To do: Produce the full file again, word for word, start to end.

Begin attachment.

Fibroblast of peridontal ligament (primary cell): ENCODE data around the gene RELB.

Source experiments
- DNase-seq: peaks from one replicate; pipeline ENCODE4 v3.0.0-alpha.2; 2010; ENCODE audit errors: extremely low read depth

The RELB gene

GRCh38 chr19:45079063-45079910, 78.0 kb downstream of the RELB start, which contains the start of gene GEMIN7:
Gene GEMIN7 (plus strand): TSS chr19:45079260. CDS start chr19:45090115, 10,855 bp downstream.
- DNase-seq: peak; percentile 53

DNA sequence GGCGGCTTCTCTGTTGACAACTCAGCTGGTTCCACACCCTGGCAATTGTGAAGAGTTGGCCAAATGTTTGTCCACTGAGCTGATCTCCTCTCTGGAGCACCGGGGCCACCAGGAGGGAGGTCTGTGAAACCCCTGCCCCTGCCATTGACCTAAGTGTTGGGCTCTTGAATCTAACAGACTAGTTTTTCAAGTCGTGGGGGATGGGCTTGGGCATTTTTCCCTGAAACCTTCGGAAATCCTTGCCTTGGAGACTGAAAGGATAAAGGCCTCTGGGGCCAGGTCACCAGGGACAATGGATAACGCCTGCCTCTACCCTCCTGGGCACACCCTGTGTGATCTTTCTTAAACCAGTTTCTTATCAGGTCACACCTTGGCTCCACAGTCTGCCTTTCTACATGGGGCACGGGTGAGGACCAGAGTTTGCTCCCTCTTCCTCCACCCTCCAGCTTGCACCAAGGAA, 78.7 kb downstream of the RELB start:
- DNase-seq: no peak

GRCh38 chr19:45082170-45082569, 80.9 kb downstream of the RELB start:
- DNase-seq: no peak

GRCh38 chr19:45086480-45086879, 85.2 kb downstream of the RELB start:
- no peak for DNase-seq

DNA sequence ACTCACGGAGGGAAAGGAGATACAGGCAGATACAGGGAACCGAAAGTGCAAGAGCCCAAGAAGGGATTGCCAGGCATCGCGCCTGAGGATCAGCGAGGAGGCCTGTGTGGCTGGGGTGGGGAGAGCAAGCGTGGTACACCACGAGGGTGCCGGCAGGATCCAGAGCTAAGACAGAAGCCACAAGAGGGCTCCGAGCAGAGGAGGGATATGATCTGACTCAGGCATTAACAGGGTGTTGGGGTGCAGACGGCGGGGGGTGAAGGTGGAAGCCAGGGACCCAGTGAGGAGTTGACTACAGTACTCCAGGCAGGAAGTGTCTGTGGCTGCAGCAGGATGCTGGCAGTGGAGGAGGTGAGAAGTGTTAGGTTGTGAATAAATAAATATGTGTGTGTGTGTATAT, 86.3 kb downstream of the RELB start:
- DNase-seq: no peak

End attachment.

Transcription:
Fibroblast of peridontal ligament (primary cell): ENCODE data around the gene RELB.

Source experiments
- DNase-seq: peaks from one replicate; pipeline ENCODE4 v3.0.0-alpha.2; 2010; ENCODE audit errors: extremely low read depth

The RELB gene

GRCh38 chr19:45079063-45079910, 78.0 kb downstream of the RELB start, which contains the start of gene GEMIN7:
Gene GEMIN7 (plus strand): TSS chr19:45079260. CDS start chr19:45090115, 10,855 bp downstream.
- DNase-seq: peak; percentile 53

DNA sequence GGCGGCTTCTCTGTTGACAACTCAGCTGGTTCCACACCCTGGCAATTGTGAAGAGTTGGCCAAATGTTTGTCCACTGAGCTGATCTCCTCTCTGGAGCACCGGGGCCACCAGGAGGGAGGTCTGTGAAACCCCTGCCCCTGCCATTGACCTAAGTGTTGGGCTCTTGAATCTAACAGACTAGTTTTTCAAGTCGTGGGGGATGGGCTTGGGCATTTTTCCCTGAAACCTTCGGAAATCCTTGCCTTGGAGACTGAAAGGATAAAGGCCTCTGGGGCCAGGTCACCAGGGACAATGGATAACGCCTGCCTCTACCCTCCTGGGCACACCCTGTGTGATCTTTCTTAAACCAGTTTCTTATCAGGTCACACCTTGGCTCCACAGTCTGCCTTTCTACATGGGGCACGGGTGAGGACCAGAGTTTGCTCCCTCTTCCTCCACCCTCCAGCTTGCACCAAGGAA, 78.7 kb downstream of the RELB start:
- DNase-seq: no peak

GRCh38 chr19:45082170-45082569, 80.9 kb downstream of the RELB start:
- DNase-seq: no peak

GRCh38 chr19:45086480-45086879, 85.2 kb downstream of the RELB start:
- no peak for DNase-seq

DNA sequence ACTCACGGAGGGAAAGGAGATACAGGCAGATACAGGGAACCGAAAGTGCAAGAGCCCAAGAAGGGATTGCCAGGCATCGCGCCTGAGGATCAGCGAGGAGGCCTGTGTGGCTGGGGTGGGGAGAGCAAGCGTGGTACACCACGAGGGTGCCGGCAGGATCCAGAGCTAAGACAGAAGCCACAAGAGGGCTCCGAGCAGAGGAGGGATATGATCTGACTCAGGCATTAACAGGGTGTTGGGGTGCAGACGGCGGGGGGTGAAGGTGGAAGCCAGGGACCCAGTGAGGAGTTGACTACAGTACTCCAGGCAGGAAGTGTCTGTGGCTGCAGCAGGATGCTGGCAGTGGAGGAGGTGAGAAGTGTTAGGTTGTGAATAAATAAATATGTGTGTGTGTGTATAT, 86.3 kb downstream of the RELB start:
- DNase-seq: no peak